• Full Member
  • *
  • Mole Snacks: +70/-15
  • Offline Offline
  • Posts: 607
Re:Quantitative analysis of Ca2+ in Milk
« Reply #10 on: March 06, 2006, 05:45:48 AM »

I wonder how much Ca2+ is lost with filtrate :(
Yeah - As I said - I improvised....maybe the filtration process interfers in this case because Ca2+ ions could be lost... but you can't titrate the milk directly.. :P
I don't think that vacum filtration is a solution, byw. Maybe centrifugation, but in this case you have to work with very small amounts of sample.
« Last Edit: March 06, 2006, 05:47:15 AM by Alberto_Kravina »
Logged

mike

  • Retired Staff
  • Sr. Member
  • *
  • Mole Snacks: +121/-35
  • Offline Offline
  • Gender: Male
  • Posts: 1245
Re:Quantitative analysis of Ca2+ in Milk
« Reply #11 on: March 06, 2006, 01:30:30 PM »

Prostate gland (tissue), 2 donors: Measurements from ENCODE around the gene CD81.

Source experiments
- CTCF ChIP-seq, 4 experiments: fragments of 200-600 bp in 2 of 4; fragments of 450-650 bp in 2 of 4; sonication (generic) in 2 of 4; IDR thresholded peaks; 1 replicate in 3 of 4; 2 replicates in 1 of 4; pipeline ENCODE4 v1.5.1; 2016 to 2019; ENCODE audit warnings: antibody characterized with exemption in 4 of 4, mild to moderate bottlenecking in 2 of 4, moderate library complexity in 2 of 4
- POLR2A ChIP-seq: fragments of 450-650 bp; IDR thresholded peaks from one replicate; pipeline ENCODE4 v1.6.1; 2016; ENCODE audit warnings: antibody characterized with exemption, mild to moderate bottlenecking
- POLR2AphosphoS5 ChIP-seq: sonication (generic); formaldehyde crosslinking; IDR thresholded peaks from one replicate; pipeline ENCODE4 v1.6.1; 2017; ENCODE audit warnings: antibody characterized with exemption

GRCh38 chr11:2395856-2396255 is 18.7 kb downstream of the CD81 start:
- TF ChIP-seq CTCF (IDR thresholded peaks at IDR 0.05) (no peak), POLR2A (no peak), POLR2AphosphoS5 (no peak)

Quote
(this took quite a while in my case...this goddam solution didn't want to go through the funnel...it took more than 20 minutes...  ).

Acidic solutions tend to swell filter paper and make filtering very difficult.
Logged
There is no science without fancy, and no art without facts.

Alberto_Kravina

  • Assault Chemist
  • Retired Staff
  • Full Member
  • *
  • Mole Snacks: +70/-15
  • Offline Offline
  • Posts: 607
Re:Quantitative analysis of Ca2+ in Milk
« Reply #12 on: March 07, 2006, 02:22:48 AM »

Quote
Acidic solutions tend to swell filter paper and make filtering very difficult.
True! But I in this case the acidic conditions are required to precipiatate the substances that could interfer...but maybe another separation method would be nice.... :)
« Last Edit: March 07, 2006, 02:50:59 AM by Alberto_Kravina »
Logged
Pages: [1]   Go Up
 

Mitch Andre Garcia's Chemical Forums 2003-Present.

Page created in 0.089 seconds with 24 queries.